What you’ve found in the FBI’s Madrid file so far

Inconsistent redactions and cross-agency data scouring abound

Written by Shawn Musgrave
Edited by Michael Morisy

The FBI’s file on the 2004 Madrid train bombings is massive, so we asked for help digesting them.

Here’s some of the most interesting finds in the 3,853 pages, tweeted to us by some of the top public records sleuths around: you!

Heather Akers-Healy (@abbynormative) uncovered a request (p. 1237) from the New York FBI office for an unknown agency to perform “all relevant database checks” for particular email addresses obtained during the investigation. The office indicated that it “consider[ed] the subjects of the 3/11 Madrid Bombings, and their associates, to be a significant threat to the National Security of the United States.”

NY FBI email checks

Bradley Campbell (@bbcbjc) found that the FBI’s Cleveland office also helped identify a suspect (p. 1861), and even brought a pensioned officer out of retirement (p. 1894-1896).

Madrid retired agent

The retired officer contacted FBI investigators to recount a tip from a reliable source that one of the bombing suspects would be at a conference at a mosque in a redacted location.

Just two pages later (p. 1896), though, Bradley caught that the FBI failed to redact a reference to the conference location in Caracas, Venezuela.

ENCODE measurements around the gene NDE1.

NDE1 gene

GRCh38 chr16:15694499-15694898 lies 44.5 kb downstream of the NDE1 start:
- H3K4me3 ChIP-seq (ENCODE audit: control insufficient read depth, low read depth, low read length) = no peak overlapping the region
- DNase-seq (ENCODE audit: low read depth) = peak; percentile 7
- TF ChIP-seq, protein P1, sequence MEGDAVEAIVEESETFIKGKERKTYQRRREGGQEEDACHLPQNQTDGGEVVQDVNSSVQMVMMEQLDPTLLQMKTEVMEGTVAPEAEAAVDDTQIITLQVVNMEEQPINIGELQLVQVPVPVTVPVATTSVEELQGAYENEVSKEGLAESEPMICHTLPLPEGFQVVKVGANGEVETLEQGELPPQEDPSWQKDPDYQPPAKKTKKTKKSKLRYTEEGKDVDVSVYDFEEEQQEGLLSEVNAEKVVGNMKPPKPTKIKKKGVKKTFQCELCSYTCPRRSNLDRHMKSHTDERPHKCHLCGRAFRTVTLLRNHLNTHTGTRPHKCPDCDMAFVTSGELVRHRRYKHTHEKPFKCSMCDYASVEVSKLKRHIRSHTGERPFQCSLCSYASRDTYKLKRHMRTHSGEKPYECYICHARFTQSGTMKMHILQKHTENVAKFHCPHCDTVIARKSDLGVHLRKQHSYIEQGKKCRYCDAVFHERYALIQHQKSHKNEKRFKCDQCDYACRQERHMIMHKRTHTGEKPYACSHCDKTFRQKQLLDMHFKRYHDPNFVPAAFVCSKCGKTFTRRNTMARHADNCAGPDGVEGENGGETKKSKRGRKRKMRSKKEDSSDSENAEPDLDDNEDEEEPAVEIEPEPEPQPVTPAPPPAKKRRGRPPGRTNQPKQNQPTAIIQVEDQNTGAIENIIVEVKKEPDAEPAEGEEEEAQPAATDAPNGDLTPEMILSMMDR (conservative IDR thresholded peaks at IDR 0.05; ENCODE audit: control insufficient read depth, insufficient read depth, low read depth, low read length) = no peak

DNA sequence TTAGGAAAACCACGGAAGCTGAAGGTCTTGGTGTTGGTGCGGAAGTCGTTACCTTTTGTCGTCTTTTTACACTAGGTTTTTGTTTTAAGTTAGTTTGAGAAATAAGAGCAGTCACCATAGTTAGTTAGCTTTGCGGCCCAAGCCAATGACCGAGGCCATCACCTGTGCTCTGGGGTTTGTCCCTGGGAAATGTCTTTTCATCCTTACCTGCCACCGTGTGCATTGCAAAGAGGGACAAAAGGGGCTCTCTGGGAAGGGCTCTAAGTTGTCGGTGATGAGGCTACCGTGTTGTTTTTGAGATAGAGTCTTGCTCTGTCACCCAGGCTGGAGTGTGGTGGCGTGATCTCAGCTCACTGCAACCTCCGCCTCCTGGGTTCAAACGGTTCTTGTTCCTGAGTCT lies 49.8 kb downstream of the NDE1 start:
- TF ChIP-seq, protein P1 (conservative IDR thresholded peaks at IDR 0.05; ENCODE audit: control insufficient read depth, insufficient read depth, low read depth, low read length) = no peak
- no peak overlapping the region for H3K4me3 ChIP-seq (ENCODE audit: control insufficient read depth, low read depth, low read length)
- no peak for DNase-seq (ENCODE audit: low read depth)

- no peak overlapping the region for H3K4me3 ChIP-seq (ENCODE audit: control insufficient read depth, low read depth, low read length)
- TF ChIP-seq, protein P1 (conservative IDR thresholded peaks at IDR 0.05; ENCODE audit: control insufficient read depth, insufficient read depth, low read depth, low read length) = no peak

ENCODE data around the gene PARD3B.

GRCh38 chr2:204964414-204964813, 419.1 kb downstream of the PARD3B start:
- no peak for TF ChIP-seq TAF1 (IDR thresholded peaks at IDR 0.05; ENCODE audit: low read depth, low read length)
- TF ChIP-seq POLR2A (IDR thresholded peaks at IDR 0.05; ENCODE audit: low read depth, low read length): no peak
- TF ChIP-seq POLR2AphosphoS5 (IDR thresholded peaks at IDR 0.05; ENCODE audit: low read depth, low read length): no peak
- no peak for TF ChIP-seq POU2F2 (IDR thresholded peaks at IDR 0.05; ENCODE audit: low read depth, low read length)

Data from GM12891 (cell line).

Caracas conference not redacted

ᴅᴧτᴧ ᴘοᴙᴎ ѕтᴧᴙ (@datapornstar) found a number of breadcrumbs in the file, including one frank email exchange (p. 564-565) over the FBI’s fingerprint scandal that falsely accused an Oregon lawyer of involvement in the bombing:

fingerprint email

ᴅᴧτᴧ ᴘοᴙᴎ ѕтᴧᴙ also cross-checked cables in the Madrid file with those released by WikiLeaks, and found that Bureau FOIA officers heavily redacted documents already available in full online. Compare this June 2005 cable (p. 2562-2564) from the Madrid embassy to then Secretary of State Condoleezza Rice with its WikiLeaks version:

We know that this is just the tip of the iceberg. Already, we’ve filed a few FOIA requests based off of the files and the findings above, including one for the FBI’s files on “Operation Conquistador” (p.30) and guidance to FBI classification officers for handling documents already released by WikiLeaks.

Image via Imagur